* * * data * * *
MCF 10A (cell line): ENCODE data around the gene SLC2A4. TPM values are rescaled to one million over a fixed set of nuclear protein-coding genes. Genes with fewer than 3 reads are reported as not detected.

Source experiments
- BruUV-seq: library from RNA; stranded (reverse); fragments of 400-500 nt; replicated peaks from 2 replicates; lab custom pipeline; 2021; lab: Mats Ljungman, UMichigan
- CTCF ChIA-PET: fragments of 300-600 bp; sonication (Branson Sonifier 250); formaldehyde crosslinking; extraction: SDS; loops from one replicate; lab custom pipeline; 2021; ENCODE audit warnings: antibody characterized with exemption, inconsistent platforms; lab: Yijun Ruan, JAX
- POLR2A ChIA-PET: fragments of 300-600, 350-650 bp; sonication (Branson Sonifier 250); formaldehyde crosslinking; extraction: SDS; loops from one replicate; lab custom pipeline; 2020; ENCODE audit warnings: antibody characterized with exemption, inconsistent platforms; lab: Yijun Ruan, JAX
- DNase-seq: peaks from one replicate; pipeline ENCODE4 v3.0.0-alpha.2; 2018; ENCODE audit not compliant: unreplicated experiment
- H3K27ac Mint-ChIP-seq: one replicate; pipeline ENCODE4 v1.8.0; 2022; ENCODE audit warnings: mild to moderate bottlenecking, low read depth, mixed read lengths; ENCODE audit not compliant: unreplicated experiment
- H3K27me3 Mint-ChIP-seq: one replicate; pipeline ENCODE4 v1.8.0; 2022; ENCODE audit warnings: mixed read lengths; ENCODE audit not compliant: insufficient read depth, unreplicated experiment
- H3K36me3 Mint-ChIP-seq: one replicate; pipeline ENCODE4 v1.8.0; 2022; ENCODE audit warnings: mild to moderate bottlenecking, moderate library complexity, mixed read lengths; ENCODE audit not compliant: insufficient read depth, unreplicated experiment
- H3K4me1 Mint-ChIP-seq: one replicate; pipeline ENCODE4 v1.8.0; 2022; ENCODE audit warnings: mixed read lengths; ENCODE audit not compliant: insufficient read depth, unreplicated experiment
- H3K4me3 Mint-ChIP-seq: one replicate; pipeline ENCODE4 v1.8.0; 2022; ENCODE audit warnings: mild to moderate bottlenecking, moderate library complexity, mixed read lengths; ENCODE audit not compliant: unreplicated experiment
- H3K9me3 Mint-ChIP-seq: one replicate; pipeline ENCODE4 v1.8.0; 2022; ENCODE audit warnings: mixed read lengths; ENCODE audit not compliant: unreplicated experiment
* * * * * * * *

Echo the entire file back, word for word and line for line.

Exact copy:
MCF 10A (cell line): ENCODE data around the gene SLC2A4. TPM values are rescaled to one million over a fixed set of nuclear protein-coding genes. Genes with fewer than 3 reads are reported as not detected.

Source experiments
- BruUV-seq: library from RNA; stranded (reverse); fragments of 400-500 nt; replicated peaks from 2 replicates; lab custom pipeline; 2021; lab: Mats Ljungman, UMichigan
- CTCF ChIA-PET: fragments of 300-600 bp; sonication (Branson Sonifier 250); formaldehyde crosslinking; extraction: SDS; loops from one replicate; lab custom pipeline; 2021; ENCODE audit warnings: antibody characterized with exemption, inconsistent platforms; lab: Yijun Ruan, JAX
- POLR2A ChIA-PET: fragments of 300-600, 350-650 bp; sonication (Branson Sonifier 250); formaldehyde crosslinking; extraction: SDS; loops from one replicate; lab custom pipeline; 2020; ENCODE audit warnings: antibody characterized with exemption, inconsistent platforms; lab: Yijun Ruan, JAX
- DNase-seq: peaks from one replicate; pipeline ENCODE4 v3.0.0-alpha.2; 2018; ENCODE audit not compliant: unreplicated experiment
- H3K27ac Mint-ChIP-seq: one replicate; pipeline ENCODE4 v1.8.0; 2022; ENCODE audit warnings: mild to moderate bottlenecking, low read depth, mixed read lengths; ENCODE audit not compliant: unreplicated experiment
- H3K27me3 Mint-ChIP-seq: one replicate; pipeline ENCODE4 v1.8.0; 2022; ENCODE audit warnings: mixed read lengths; ENCODE audit not compliant: insufficient read depth, unreplicated experiment
- H3K36me3 Mint-ChIP-seq: one replicate; pipeline ENCODE4 v1.8.0; 2022; ENCODE audit warnings: mild to moderate bottlenecking, moderate library complexity, mixed read lengths; ENCODE audit not compliant: insufficient read depth, unreplicated experiment
- H3K4me1 Mint-ChIP-seq: one replicate; pipeline ENCODE4 v1.8.0; 2022; ENCODE audit warnings: mixed read lengths; ENCODE audit not compliant: insufficient read depth, unreplicated experiment
- H3K4me3 Mint-ChIP-seq: one replicate; pipeline ENCODE4 v1.8.0; 2022; ENCODE audit warnings: mild to moderate bottlenecking, moderate library complexity, mixed read lengths; ENCODE audit not compliant: unreplicated experiment
- H3K9me3 Mint-ChIP-seq: one replicate; pipeline ENCODE4 v1.8.0; 2022; ENCODE audit warnings: mixed read lengths; ENCODE audit not compliant: unreplicated experiment